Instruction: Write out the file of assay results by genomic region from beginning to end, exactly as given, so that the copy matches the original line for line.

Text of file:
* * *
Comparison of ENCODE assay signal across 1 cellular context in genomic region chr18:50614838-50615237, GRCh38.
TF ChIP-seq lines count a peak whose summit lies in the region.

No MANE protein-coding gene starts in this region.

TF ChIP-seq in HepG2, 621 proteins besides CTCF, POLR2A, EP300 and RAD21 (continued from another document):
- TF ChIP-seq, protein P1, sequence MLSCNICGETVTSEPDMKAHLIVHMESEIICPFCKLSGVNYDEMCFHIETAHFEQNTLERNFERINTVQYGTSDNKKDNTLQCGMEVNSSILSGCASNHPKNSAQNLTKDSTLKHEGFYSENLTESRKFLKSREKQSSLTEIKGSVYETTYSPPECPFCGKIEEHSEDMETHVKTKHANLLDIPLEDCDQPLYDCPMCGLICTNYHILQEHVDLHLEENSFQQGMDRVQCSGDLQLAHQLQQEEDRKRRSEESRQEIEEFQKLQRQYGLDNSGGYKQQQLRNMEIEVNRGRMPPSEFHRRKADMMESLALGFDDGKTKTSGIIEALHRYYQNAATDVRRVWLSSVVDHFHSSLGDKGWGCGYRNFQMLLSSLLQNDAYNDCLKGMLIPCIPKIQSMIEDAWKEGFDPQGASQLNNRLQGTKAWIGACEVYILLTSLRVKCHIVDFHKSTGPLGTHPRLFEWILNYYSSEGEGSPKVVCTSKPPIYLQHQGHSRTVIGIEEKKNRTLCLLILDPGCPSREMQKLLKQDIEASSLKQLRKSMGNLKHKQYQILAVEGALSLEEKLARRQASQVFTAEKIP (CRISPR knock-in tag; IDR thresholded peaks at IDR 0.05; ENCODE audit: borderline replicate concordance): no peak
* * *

Comparison of ENCODE assay signal across 1 cellular context in genomic region chr18:50614838-50615237, GRCh38.
TF ChIP-seq lines count a peak whose summit lies in the region.

No MANE protein-coding gene starts in this region.

TF ChIP-seq in HepG2, 621 proteins besides CTCF, POLR2A, EP300 and RAD21 (continued from another document):
- TF ChIP-seq, protein P1, sequence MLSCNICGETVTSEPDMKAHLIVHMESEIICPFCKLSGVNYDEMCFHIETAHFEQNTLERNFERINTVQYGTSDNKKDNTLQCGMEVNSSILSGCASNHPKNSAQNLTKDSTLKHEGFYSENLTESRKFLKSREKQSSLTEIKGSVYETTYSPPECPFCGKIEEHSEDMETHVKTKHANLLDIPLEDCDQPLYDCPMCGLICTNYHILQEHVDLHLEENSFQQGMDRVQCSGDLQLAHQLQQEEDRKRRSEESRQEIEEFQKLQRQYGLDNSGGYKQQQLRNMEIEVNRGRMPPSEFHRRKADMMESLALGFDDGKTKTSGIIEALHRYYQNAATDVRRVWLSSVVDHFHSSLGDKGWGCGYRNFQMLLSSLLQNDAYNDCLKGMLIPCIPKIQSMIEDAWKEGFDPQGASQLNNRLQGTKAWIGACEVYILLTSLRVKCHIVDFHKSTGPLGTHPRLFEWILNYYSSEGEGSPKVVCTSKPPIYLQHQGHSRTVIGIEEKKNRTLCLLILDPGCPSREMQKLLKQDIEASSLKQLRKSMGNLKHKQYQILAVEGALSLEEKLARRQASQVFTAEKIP (CRISPR knock-in tag; IDR thresholded peaks at IDR 0.05; ENCODE audit: borderline replicate concordance): no peak